Old Motor: Cardigan, Pipe, Comfortable Chair Facing a Garden

What is it about English writing from before the eighties that immediately makes you want to sit in a comfortable leather chair in a study and look out the window. Or, if none of that is available, make you feel like you’re doing it anyway? I don’t know, but I love the feeling, and, except […]

The Sheer Brilliance of Anthony Burgess, a Droog

When we discuss the great novels of the 20th Century, we usually look at mainstream or literary fiction. We talk about The Great Gatsby, Heart of Darkness, The Sun Also Rises, To Kill a Mockingbird, Ulysses and anything by Hemingway. To that list, I’d add The Remains of the Day, a near-perfect book if ever […]

The Opposite of a Spy Novel

We’ve discussed spy novels here before, and we’ve professed a preference for the books on one end of the spectrum: the unrealistic spy-as-a-superhero genre, as exemplified by stuff like this or like this.  James Bond is probably the perfect example of this kind of reading; suspension of disbelief is a must, but the rewards are […]

In Competition for the Best Novel of the 20th Century

Sometimes it’s fun to join the argument.  The 20th century was an amazing time for the novel.  It was a mature form even as the century began, so practitioners weren’t having to make it up as they went along, so we didn’t get bogged down with things like the epistolary narrative in supposedly great literature. […]

The Translations Fad

Today is a reflection about the writing world, so if that isn’t the kind of thing that interests you, you can always read about parties. Still here?  Cool.  Let’s talk about the current glut of translations hitting the market.  I will focus on the science fiction and fantasy worlds for this particular post, because that’s […]

Sometimes, a Wonderful Story Catches you by Surprise

So I’ve been reading through my pile of 1970s paperbacks.  The last one in the lot seemed different.  While the book itself was a 1970s paperback (actually 1967, but who’s counting?) with all the production values therein, the text itself appeared to be a war book from Eastern Europe, or a novel in the Dostoyevsky […]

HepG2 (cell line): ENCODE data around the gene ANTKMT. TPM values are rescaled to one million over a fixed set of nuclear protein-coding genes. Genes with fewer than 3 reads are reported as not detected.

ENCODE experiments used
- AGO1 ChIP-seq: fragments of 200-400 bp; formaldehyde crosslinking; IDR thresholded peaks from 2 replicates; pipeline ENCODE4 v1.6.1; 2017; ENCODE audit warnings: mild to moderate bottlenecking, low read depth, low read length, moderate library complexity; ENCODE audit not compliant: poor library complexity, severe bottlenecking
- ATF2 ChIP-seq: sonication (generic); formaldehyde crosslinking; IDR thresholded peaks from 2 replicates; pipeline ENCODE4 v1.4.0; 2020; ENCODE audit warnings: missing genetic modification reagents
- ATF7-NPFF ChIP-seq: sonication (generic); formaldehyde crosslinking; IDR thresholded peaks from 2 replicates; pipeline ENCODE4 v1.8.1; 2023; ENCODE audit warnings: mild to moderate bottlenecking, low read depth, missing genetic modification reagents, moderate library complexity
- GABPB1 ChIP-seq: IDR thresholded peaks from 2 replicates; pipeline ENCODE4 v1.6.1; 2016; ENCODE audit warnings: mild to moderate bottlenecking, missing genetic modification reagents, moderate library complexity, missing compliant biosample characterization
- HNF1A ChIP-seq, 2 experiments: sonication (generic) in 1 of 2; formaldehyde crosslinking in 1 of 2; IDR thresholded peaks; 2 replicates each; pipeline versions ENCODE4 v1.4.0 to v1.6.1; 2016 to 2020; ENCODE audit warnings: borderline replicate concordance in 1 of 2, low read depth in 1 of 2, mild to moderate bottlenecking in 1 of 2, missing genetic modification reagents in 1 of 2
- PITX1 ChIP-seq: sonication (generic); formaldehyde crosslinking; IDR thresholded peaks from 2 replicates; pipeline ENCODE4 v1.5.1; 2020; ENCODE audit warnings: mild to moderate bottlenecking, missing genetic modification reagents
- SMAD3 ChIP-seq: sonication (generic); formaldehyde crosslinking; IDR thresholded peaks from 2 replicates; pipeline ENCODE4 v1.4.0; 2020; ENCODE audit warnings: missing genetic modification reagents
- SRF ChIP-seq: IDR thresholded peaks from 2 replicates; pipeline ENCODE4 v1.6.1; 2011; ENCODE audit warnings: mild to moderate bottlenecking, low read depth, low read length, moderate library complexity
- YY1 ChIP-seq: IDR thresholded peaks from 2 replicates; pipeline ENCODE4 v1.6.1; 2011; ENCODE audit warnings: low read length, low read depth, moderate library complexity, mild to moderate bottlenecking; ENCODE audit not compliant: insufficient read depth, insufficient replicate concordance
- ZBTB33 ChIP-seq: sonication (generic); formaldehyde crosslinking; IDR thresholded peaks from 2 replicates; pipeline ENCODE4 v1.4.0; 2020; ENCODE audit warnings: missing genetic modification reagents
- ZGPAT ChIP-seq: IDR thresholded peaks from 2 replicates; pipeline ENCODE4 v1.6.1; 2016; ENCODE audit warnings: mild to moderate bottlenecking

And We Are All Mortal

  Our series of posts reviewing movies that deal with JFK’s presidency continues today with Stacy Danielle Stephens’ review of Thirteen Days.  For the previous posts in the series, see here, here and here. Other than two contemporaneous documentaries, there aren’t any noteworthy films about the 1960 US presidential election, at least as far as google cares.  Likewise, […]

At Least a Favorable Reference to the Devil

Today we present a new excerpt from Stacy Danielle Stephens monumental work-in-progress about WWII and the events that led to it.  Those of you who’ve been following along at home know that these pieces never fail to deliver – and now we’re reaching the war’s endgame… and one of its most mysterious episodes.   May 6th, […]

Apocalypse is a Dirty Business

  We’ve got a treat today.  Author Nick Barton is celebrating that he has a story in the Enter the Apocalypse anthology (in which our editor-in-chief, Gustavo Bondoni also has a story) by writing about the apocalypse.  We think you’ll enjoy his take on what makes the subject so effective.   Apocalyptic stories have always appealed […]